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XINHUA NEWS SERVICE REPORTS FROM THE AFRICAN CONTINENT

 

African experts urge robust policies to ensure
communities benefit from natural capital

By Robert Manyara ARUSHA Tanzania (Xinhua) -- African governments should adopt progressive legislative and policy frameworks to ensure local communities accrue benefits from natural resources, experts said here on Wednesday.

The experts, attending a regional workshop, acknowledged that Africa has immense natural wealth that could be harnessed to address challenges facing communities like poverty, hunger, malnutrition and energy deficit.

Lesle Jansen, director of Natural Justice, a South African non-profit group, said that both customary and civil laws can be used to facilitate equitable sharing of benefits derived from natural resources between governments, industry and communities.

“For instance customary laws can be used in negotiating and signing agreements with local communities in regards to how they will benefit from the natural resources,” Jansen said.

She added that domesticating the international laws will ensure the interests of the communities and users of the resources so that the investors are equitably addressed to avoid conflicts.

The Nagoya Protocol and Convention on Biological Diversity are among the international guidelines providing framework on access, use and sharing of natural resources, including genetic resources and indigenous knowledge.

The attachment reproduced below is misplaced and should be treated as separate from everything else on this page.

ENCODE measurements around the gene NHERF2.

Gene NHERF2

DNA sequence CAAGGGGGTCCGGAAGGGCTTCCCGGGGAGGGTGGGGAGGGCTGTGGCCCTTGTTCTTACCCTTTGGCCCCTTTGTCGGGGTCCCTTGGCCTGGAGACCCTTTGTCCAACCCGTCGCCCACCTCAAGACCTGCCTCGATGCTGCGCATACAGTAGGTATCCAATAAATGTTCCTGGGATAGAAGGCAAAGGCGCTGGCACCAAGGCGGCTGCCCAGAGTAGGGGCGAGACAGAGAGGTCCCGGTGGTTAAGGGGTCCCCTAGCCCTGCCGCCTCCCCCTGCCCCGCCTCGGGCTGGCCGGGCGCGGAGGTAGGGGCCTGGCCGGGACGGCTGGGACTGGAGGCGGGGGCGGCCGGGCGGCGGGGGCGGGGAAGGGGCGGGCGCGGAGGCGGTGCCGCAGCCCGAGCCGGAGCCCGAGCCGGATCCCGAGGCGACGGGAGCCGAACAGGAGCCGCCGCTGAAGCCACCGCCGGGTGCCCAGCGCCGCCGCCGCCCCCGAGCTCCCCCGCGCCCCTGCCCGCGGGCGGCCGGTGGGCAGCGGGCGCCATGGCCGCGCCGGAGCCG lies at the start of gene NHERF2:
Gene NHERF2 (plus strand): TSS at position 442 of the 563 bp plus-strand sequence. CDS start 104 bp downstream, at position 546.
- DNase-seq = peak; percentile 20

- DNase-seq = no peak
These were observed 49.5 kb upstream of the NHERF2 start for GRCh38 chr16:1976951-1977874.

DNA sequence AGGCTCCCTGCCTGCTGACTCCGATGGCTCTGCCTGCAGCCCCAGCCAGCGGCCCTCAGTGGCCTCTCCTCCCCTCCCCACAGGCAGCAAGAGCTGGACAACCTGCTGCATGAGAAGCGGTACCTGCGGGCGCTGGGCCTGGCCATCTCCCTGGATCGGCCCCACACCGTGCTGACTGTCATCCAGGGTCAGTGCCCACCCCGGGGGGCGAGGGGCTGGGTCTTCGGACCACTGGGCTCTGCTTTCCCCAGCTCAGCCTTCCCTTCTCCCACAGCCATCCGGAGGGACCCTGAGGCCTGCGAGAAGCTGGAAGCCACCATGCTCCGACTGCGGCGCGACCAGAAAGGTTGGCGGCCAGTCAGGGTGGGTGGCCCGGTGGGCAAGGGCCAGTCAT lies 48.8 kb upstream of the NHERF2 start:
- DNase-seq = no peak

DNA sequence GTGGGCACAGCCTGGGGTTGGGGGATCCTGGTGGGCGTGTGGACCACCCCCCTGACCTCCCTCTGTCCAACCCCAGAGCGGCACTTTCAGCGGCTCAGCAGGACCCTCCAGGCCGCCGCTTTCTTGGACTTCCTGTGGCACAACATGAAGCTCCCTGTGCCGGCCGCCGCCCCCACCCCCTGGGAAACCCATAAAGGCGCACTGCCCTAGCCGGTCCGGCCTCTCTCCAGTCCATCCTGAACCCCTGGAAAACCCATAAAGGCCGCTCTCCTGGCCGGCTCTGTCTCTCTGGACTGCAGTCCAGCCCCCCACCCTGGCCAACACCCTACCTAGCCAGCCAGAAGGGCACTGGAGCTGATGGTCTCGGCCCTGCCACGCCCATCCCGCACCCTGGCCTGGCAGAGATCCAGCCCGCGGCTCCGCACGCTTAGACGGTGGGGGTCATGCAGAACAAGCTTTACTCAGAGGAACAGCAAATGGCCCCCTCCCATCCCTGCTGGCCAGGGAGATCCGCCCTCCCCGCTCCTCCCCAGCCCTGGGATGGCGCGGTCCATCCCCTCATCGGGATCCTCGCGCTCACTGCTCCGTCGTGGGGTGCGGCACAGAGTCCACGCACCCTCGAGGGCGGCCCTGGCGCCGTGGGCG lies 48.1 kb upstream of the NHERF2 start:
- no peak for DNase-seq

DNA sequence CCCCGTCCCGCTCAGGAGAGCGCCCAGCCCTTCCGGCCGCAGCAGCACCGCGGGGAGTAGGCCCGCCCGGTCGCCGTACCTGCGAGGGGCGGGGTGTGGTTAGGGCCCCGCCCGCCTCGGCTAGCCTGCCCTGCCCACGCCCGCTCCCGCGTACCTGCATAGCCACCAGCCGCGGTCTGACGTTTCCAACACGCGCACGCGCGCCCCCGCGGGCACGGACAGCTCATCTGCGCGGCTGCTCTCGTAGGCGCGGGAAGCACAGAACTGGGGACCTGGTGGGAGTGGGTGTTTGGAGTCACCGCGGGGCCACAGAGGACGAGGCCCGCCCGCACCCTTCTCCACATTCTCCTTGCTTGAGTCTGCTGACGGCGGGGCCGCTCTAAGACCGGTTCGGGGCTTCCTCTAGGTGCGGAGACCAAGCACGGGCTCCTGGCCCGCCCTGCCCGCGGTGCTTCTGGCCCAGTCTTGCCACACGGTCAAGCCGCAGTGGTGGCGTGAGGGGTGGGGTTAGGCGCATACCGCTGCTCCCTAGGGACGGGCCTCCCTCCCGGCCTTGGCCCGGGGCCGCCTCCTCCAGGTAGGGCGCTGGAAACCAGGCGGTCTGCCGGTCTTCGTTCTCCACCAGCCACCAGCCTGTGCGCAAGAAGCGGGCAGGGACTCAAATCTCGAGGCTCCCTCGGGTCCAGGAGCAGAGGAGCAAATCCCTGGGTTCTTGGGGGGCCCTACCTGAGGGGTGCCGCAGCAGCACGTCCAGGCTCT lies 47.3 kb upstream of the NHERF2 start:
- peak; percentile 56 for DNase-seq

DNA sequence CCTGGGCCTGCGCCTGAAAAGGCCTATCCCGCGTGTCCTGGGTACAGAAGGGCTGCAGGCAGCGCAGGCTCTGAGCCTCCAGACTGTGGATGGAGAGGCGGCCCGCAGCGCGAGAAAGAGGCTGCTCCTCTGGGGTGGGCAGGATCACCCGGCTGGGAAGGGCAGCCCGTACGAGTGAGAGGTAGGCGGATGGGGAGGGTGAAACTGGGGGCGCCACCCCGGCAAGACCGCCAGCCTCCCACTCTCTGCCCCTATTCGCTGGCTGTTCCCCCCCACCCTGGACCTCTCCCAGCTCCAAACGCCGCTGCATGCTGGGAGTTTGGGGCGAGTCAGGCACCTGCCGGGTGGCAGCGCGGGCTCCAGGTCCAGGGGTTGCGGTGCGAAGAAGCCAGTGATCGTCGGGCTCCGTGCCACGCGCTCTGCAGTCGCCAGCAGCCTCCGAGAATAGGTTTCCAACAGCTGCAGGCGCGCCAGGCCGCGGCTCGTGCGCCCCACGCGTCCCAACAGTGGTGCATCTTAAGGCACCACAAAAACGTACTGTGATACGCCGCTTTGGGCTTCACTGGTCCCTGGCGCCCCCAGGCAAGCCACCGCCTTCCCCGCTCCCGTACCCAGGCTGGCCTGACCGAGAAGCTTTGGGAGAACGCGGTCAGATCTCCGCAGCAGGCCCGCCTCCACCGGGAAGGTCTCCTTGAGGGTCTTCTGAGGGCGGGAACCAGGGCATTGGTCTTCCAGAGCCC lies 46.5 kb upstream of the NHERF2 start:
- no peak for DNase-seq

By ratifying these international guidelines and unifying them with specific matters arising from exploitation of natural resources, governments are spearheading empowerment of locals and development of grassroots economies, the experts agreed.

However, communities cannot enjoy benefits accrued from the genetic and biological natural resources if their land rights are not safeguarded, said Indigenous Peoples of Africa Representative to the United Nations Permanent Forum on Indigenous Issues Elifuraha Laltaika.

“Communities have strong attachment to their natural resources and therefore you cause them devastating poverty when their land rights are disrupted,” said Elifuraha.

Kenya’s National Land Commission chairman Swazuri A. Muhammad said the international framework has ostensibly averted wanton exploitation of the natural resources in some African countries, but lack of awareness among local communities on the existence of these guidelines has affected how they use their own resources.

“There are many protocols, conventions and agreements regarding access and sharing benefits accruing from natural resources, but the local communities are not adhering to them because of ignorance on their existence,” Swazuri said.

“We need to sensitize them. We need to transfer to them knowledge in these protocols, conventions and agreements,” he said.

“The local people should be empowered to identify their own natural resources and be actively involved in developing the related laws and policies since they are the owners of the resources,” Swazuri said.

Shadrack Omondi, executive director of Resource Conflict Institute, emphasized that sound policies coupled with enforcement of laws is key to averting resource-based conflicts in the region.

             

 

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